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Paestum. Greek colony in Italy, south of Naples, of which a group of ruined Doric temples survives (c.530bc–c.460 bc). This Doric Order has the most exaggerated entasis of any Antique example, and the very wide squat capitals on top of the shafts emphasize the primitive effect. The Paestum Order was much admired by Neo-Classical architects in C18 and C19, and was used where powerful effects were sought.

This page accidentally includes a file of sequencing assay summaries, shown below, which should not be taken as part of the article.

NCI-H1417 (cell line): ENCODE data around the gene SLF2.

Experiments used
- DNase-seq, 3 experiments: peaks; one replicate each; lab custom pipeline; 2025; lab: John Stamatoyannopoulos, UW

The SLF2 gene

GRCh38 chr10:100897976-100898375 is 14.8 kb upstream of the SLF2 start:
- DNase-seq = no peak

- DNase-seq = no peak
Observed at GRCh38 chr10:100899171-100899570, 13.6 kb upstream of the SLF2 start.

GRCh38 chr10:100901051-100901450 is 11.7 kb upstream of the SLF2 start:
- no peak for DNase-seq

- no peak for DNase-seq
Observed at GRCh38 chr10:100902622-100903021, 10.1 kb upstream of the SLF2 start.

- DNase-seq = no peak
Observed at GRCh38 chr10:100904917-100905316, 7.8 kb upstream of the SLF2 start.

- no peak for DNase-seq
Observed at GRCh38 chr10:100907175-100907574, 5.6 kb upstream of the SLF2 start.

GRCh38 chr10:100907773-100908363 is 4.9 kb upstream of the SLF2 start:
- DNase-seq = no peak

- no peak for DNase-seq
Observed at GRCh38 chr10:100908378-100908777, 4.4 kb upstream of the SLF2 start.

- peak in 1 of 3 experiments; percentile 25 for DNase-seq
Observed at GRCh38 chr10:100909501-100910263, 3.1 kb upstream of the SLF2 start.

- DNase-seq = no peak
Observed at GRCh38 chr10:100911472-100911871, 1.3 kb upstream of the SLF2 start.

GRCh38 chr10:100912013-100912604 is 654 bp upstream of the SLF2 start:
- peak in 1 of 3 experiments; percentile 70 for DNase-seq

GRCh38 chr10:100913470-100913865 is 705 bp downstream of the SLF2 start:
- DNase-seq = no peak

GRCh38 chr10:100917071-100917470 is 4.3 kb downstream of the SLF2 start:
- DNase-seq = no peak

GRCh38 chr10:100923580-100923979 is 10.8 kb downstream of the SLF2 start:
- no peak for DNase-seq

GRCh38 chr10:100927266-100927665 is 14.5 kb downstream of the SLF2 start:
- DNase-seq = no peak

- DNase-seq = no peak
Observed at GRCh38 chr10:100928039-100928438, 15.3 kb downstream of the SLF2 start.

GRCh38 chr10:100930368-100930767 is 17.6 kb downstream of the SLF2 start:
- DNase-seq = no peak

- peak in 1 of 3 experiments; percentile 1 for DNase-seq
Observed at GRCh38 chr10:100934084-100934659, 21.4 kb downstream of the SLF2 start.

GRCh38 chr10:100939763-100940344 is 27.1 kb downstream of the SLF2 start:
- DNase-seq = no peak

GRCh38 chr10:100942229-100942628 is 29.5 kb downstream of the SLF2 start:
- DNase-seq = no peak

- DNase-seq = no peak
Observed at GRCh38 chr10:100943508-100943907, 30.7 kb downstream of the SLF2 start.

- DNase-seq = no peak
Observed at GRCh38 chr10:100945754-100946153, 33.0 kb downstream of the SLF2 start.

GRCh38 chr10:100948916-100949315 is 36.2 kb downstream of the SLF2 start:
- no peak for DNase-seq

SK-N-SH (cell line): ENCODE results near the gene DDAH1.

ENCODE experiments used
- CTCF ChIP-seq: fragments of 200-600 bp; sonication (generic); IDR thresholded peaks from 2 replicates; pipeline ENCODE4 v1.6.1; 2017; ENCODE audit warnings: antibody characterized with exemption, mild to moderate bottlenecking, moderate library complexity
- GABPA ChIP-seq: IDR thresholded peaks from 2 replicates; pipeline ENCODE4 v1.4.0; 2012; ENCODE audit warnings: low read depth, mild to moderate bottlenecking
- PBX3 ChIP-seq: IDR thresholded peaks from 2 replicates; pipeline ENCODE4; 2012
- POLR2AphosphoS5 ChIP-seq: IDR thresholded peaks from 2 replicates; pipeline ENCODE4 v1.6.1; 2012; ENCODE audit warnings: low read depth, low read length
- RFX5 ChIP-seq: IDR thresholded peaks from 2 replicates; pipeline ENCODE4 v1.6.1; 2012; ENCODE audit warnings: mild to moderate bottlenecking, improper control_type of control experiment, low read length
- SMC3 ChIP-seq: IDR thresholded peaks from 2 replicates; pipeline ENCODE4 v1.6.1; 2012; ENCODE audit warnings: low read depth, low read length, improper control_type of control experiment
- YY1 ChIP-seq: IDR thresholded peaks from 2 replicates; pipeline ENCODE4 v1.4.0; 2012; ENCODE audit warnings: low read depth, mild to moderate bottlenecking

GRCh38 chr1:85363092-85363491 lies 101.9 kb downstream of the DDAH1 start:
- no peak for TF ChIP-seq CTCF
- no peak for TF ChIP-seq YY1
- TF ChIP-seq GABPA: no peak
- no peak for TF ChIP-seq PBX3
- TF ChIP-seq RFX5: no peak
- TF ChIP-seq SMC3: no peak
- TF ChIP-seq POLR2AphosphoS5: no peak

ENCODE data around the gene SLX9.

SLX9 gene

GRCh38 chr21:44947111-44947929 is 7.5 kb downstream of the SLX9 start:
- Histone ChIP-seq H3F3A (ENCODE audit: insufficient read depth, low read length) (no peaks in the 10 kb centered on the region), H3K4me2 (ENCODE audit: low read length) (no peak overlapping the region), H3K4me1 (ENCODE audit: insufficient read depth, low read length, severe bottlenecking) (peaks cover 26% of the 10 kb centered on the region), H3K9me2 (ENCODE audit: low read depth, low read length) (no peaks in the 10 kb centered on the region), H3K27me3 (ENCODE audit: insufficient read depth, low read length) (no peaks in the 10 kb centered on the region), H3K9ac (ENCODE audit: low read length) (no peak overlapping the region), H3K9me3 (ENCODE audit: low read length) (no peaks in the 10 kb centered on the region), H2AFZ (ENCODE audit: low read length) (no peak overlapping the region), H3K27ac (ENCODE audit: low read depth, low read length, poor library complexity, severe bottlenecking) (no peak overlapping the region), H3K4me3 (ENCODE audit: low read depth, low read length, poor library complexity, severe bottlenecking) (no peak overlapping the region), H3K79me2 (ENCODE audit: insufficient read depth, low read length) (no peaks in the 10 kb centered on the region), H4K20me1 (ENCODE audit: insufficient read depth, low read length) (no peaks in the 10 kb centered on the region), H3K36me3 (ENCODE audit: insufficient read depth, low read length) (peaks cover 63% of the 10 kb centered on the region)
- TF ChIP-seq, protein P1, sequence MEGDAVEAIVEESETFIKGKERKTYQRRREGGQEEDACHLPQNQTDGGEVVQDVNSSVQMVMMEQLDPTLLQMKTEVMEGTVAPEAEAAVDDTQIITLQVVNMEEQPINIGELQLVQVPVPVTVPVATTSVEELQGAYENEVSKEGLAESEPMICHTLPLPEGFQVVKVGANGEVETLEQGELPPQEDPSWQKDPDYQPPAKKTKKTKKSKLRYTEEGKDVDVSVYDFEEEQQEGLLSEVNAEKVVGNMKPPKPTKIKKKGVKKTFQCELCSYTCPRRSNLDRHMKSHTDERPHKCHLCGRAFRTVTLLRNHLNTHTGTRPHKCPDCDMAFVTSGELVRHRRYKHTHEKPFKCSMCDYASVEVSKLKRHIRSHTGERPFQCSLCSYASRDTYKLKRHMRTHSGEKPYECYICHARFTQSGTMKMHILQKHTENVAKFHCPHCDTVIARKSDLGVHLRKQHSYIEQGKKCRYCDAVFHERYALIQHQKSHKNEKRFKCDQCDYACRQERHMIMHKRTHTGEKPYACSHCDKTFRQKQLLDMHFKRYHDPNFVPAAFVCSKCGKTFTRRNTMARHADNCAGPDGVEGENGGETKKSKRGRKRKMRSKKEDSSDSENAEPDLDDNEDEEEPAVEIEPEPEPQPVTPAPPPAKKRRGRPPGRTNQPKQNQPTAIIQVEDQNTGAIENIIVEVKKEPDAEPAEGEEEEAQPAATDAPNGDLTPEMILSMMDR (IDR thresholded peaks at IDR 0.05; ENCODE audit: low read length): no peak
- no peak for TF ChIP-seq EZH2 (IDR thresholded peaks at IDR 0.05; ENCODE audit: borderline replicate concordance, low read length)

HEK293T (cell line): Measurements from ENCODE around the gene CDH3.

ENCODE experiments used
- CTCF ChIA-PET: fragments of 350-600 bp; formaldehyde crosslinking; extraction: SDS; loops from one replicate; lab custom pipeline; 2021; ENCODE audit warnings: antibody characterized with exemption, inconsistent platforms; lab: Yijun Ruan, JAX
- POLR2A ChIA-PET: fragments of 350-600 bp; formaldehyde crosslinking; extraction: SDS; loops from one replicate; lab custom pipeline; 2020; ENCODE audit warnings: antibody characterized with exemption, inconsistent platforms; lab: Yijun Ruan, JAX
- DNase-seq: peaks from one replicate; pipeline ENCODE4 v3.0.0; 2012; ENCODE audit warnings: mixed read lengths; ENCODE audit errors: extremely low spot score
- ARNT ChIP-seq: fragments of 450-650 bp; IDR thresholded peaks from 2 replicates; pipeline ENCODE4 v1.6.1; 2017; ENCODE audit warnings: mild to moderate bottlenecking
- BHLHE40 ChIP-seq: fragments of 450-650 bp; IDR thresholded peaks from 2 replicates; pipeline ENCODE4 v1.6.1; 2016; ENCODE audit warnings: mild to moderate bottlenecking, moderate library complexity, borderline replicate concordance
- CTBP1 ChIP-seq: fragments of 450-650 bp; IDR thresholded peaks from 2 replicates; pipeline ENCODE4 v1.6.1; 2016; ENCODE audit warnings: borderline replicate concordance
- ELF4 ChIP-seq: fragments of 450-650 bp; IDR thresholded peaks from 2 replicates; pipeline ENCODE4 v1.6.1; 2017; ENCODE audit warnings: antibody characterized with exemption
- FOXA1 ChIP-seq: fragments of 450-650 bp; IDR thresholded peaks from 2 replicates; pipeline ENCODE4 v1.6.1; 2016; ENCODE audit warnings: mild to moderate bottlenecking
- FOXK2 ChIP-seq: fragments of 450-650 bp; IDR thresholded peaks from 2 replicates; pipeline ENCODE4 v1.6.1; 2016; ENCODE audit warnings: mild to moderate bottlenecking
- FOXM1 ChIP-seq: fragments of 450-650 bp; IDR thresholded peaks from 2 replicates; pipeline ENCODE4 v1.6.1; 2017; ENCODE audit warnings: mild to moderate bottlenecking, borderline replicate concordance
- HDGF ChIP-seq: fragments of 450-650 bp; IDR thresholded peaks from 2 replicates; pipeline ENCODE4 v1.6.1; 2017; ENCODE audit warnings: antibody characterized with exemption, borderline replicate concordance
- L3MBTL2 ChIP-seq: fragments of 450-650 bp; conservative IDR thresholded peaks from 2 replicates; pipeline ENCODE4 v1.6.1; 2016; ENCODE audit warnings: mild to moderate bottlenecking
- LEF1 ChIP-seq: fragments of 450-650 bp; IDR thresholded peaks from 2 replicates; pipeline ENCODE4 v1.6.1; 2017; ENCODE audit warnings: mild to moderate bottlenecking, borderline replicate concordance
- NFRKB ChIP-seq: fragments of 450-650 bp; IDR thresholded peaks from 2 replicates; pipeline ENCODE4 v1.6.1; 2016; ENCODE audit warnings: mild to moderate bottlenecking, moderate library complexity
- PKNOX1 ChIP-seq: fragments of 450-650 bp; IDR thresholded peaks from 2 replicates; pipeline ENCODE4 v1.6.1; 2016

J. Curl (2001);
Dinsmoor (1950);
C. Normand (1852);
Jane Turner (1996)

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Paestum (pĕst´əm), ancient city of Lucania, S Italy. It was a colony of the Greek city of Sybaris (c.600 BC) and was first named Posidonia. It flourished with the rest of Magna Graecia through the 6th cent. BC The Romans took the city in 273 BC; they called it Paestum. The ruins, near the present Pesto, include some of the finest and best-preserved Doric temples in existence.